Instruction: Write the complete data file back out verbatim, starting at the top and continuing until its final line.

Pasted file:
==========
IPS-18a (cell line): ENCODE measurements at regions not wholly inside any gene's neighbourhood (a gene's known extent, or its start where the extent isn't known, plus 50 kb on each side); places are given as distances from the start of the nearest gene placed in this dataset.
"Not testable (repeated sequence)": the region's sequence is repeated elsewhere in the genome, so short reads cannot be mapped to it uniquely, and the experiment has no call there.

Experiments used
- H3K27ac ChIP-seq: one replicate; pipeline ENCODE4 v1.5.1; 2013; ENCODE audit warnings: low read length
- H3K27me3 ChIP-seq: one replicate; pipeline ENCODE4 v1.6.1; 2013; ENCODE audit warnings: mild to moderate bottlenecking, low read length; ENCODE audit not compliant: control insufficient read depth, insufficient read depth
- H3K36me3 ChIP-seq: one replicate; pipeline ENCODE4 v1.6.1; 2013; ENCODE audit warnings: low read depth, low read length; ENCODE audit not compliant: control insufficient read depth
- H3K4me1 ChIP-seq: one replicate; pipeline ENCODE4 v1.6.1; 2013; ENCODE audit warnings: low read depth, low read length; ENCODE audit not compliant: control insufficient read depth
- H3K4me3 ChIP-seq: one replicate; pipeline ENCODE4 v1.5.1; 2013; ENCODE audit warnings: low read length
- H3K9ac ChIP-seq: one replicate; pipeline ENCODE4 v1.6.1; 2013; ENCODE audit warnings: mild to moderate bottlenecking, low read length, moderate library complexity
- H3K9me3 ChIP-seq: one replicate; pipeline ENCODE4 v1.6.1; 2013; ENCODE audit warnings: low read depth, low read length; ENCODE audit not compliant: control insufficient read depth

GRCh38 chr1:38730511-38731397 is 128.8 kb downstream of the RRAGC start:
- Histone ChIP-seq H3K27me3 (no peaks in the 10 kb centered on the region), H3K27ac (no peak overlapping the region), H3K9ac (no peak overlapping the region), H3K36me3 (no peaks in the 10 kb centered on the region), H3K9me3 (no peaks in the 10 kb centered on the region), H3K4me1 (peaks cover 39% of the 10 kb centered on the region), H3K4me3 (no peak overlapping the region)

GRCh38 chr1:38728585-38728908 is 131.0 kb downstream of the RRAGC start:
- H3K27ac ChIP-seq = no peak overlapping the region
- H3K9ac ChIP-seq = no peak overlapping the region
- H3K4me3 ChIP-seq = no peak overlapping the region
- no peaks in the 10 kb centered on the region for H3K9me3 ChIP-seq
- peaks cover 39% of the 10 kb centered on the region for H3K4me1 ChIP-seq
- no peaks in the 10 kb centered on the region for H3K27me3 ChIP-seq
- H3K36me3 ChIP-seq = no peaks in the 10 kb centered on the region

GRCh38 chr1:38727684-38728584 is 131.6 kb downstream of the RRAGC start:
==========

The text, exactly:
IPS-18a (cell line): ENCODE measurements at regions not wholly inside any gene's neighbourhood (a gene's known extent, or its start where the extent isn't known, plus 50 kb on each side); places are given as distances from the start of the nearest gene placed in this dataset.
"Not testable (repeated sequence)": the region's sequence is repeated elsewhere in the genome, so short reads cannot be mapped to it uniquely, and the experiment has no call there.

Experiments used
- H3K27ac ChIP-seq: one replicate; pipeline ENCODE4 v1.5.1; 2013; ENCODE audit warnings: low read length
- H3K27me3 ChIP-seq: one replicate; pipeline ENCODE4 v1.6.1; 2013; ENCODE audit warnings: mild to moderate bottlenecking, low read length; ENCODE audit not compliant: control insufficient read depth, insufficient read depth
- H3K36me3 ChIP-seq: one replicate; pipeline ENCODE4 v1.6.1; 2013; ENCODE audit warnings: low read depth, low read length; ENCODE audit not compliant: control insufficient read depth
- H3K4me1 ChIP-seq: one replicate; pipeline ENCODE4 v1.6.1; 2013; ENCODE audit warnings: low read depth, low read length; ENCODE audit not compliant: control insufficient read depth
- H3K4me3 ChIP-seq: one replicate; pipeline ENCODE4 v1.5.1; 2013; ENCODE audit warnings: low read length
- H3K9ac ChIP-seq: one replicate; pipeline ENCODE4 v1.6.1; 2013; ENCODE audit warnings: mild to moderate bottlenecking, low read length, moderate library complexity
- H3K9me3 ChIP-seq: one replicate; pipeline ENCODE4 v1.6.1; 2013; ENCODE audit warnings: low read depth, low read length; ENCODE audit not compliant: control insufficient read depth

GRCh38 chr1:38730511-38731397 is 128.8 kb downstream of the RRAGC start:
- Histone ChIP-seq H3K27me3 (no peaks in the 10 kb centered on the region), H3K27ac (no peak overlapping the region), H3K9ac (no peak overlapping the region), H3K36me3 (no peaks in the 10 kb centered on the region), H3K9me3 (no peaks in the 10 kb centered on the region), H3K4me1 (peaks cover 39% of the 10 kb centered on the region), H3K4me3 (no peak overlapping the region)

GRCh38 chr1:38728585-38728908 is 131.0 kb downstream of the RRAGC start:
- H3K27ac ChIP-seq = no peak overlapping the region
- H3K9ac ChIP-seq = no peak overlapping the region
- H3K4me3 ChIP-seq = no peak overlapping the region
- no peaks in the 10 kb centered on the region for H3K9me3 ChIP-seq
- peaks cover 39% of the 10 kb centered on the region for H3K4me1 ChIP-seq
- no peaks in the 10 kb centered on the region for H3K27me3 ChIP-seq
- H3K36me3 ChIP-seq = no peaks in the 10 kb centered on the region

GRCh38 chr1:38727684-38728584 is 131.6 kb downstream of the RRAGC start: